Reedsy writing prompt: You pass by a person sitting with their face to the sun, the most content smile you've ever seen on their face.
The Duck Pond
My favorite place on campus is the Duck Pond. It's really just a smelly, man-made hole infilled with greenish water, but living in the desert, where there are few ponds and even fewer ducks, you take what you can get. I wasn't the only one who loved the Duck Pond. Some days it was near impossible to find a square foot to sit down, but even on the days when there was plenty of room, it was rarely a secluded or quiet place. The only times I've ever seen the pond quiet was Christmas Day and New Year's Day. I guess because everyone is busy with their families on Christmas and they're too busy nursing hangovers on New Year's to care about throwing bread crusts to the scraggly ducks.
I like to go there, original English major that I am, with a book and my journal. It's a great spot to just sit and observe. It fills this need I have to be part of a group without actually having to participate. With my back resting against a tall pine and my leather journal balanced in my lap, I can sit and watch the couples lying side by side, sometimes kissing, sometimes dozing, always content. I can watch the mothers who bring their toddlers to campus to feed the ducks. The kids have no concept of how big a duck's mouth is, so they often throw whole slices of bread into the water where they get soggy and float around like mushy, white lily pads until the stinking koi tear them apart. And I'd be lying if I didn't admit I like looking at the other introverts with sketchpads or journals. I like to study their faces like tea leaves, trying to divine what they're writing. That guy over there, with the greasy ponytail and tattered Dave Matthews shirt, is writing a fantasy novel. I'm willing to bet it has both dragons and Xena-inspired warrior women with tits the size of literal melons. That mousy girl over there? She looks like she'd be writing a romance. You know, wish-fulfillment and all that, but she's not. Not in my mind, anyway. She's writing a horror novel. She might look sweet and innocent, but I bet she could dream up at least one hundred and fifty ways to kill you in thirty seconds. I recognize some of these people, others, I've never seen before.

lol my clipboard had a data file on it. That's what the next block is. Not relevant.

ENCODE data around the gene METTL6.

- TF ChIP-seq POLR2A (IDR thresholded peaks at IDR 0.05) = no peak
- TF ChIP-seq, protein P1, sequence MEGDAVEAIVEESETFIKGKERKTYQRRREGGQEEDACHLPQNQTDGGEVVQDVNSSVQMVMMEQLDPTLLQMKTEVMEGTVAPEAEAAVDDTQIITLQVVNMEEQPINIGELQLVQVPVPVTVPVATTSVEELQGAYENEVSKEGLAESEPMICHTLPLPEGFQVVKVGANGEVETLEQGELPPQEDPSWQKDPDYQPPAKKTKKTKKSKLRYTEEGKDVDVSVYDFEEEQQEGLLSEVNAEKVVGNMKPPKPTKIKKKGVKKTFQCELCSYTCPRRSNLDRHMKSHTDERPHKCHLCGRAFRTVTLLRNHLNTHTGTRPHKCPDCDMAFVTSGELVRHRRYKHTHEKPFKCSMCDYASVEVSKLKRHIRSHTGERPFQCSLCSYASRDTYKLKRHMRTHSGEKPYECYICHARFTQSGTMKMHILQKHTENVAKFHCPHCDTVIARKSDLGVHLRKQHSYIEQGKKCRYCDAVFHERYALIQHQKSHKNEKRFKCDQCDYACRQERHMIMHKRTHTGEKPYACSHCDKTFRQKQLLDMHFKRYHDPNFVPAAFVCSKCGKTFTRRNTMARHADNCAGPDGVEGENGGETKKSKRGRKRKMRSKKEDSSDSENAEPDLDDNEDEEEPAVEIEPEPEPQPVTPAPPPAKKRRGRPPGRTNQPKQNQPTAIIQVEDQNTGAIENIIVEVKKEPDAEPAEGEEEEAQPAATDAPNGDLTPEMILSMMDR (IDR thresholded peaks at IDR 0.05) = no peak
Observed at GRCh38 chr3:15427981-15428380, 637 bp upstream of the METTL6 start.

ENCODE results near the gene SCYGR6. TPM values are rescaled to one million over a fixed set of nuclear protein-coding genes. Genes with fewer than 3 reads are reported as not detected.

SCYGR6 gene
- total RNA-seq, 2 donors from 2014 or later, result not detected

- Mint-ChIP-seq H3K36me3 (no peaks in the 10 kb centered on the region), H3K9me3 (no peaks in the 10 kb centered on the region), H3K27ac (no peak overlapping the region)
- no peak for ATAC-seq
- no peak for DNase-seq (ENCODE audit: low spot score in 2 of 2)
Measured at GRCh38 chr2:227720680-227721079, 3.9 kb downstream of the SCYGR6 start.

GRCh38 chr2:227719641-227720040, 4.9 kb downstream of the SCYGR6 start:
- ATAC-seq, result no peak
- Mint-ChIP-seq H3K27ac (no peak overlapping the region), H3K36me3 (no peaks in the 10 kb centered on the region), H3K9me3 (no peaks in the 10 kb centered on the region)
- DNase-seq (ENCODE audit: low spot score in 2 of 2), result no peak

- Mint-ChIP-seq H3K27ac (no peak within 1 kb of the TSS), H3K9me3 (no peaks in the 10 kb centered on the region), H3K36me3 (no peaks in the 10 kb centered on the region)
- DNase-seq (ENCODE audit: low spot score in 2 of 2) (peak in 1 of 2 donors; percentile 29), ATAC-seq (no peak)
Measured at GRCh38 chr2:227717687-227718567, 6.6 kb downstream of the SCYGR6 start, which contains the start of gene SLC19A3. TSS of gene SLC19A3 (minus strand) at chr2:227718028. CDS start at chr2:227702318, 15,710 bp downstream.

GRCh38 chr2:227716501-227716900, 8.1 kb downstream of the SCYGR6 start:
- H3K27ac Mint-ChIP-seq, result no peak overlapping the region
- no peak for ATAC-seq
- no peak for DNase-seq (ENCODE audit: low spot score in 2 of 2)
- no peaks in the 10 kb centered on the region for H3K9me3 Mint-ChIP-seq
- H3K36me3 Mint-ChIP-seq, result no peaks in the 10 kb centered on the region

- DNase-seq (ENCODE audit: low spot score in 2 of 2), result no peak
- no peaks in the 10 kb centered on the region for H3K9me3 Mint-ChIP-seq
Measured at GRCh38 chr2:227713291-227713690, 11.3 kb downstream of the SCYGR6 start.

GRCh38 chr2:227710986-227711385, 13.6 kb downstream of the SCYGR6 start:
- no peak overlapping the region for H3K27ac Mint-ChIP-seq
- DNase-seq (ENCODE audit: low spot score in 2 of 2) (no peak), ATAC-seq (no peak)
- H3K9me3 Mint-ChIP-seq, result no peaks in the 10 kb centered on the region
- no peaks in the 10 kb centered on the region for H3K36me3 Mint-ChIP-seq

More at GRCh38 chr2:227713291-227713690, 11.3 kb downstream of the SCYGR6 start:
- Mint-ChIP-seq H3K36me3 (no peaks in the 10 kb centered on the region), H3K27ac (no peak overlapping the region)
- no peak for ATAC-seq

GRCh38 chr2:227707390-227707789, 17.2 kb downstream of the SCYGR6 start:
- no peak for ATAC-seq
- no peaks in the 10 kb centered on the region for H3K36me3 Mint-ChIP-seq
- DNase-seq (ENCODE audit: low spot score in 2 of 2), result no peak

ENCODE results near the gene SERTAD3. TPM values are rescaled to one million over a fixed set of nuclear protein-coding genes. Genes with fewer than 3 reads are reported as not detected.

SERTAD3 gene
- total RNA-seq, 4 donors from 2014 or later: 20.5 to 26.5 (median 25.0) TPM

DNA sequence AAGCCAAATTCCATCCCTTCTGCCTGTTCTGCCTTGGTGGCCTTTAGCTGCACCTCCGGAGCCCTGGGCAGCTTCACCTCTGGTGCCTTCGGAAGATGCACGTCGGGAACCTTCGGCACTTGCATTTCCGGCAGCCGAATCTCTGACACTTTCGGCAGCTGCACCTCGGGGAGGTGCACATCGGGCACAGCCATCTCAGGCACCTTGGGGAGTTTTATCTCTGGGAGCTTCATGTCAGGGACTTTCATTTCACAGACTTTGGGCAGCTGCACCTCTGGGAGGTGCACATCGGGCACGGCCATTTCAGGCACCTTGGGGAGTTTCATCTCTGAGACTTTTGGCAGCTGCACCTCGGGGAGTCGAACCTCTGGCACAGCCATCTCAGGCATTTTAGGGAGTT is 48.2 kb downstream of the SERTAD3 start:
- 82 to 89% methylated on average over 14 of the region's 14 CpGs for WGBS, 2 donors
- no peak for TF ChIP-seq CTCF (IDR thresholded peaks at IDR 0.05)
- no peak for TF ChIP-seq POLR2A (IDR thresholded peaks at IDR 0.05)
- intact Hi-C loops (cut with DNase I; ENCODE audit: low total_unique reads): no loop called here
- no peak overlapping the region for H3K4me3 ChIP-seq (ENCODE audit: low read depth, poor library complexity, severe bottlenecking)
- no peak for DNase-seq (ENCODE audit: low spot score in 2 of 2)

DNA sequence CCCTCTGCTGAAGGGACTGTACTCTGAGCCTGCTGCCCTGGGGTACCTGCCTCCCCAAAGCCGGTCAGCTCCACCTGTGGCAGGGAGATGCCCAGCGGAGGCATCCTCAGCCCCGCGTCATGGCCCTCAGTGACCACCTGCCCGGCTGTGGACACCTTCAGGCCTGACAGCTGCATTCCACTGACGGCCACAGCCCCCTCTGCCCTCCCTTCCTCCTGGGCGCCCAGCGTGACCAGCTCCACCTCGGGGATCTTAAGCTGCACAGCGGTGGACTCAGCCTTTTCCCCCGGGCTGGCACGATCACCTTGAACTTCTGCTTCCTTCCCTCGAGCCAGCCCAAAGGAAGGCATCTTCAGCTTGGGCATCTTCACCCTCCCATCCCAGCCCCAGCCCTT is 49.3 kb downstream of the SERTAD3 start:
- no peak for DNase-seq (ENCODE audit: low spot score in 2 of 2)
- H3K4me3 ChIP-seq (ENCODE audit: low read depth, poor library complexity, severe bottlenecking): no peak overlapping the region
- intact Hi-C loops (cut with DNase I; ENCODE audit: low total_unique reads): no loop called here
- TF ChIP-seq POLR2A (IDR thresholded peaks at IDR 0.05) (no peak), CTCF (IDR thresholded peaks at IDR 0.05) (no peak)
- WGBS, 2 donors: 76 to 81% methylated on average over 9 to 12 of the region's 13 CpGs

Like the girl sitting on the rock across the pond. I walked past her as I made my way around the water, looking for a good spot. She was different from all the others. She didn't have a backpack or a book or journal. No sketch pad, no pencil, no food, or cup of coffee. She was just sitting there, hugging her knees to her chest, her face raised to the sun. Her eyes were closed, and her face was completely relaxed. She gave no impression that she was aware anyone else existed, even when a Frisbee whizzed dangerously close to her head. She had the most beatific smile on her face that I've ever seen. It was weird, and borderline creepy. She didn't have that look people get when they're meditating. That look is almost a strained kind of peaceful, as if it takes a ton of effort to look so relaxed. And it wasn't a happy kind of look; the kind when you're remembering something warm and good. It was an expression I've never seen before. If I were an artist instead of a writer, I would have plopped down across from her and started sketching her right then and there.
I sort of felt bad for staring at her. She seemed so completely unaware of her surroundings that shame burned my cheeks. As if I were some creeper peeking in through her bedroom window instead of just another person enjoying the crappy little pond. But the shame wasn't enough to keep me from staring and wondering. I tried to journal, but I kept glancing up to see if she was still there, if she'd shifted at all, if she'd opened her eyes. I wanted to wait and see if her expression would change. If someone would join her, or if maybe she'd get bored and wander away. Every couple of minutes, no matter how hard I tried to ignore her, I found myself searching her face for some clue about who she was and what was going on in her life.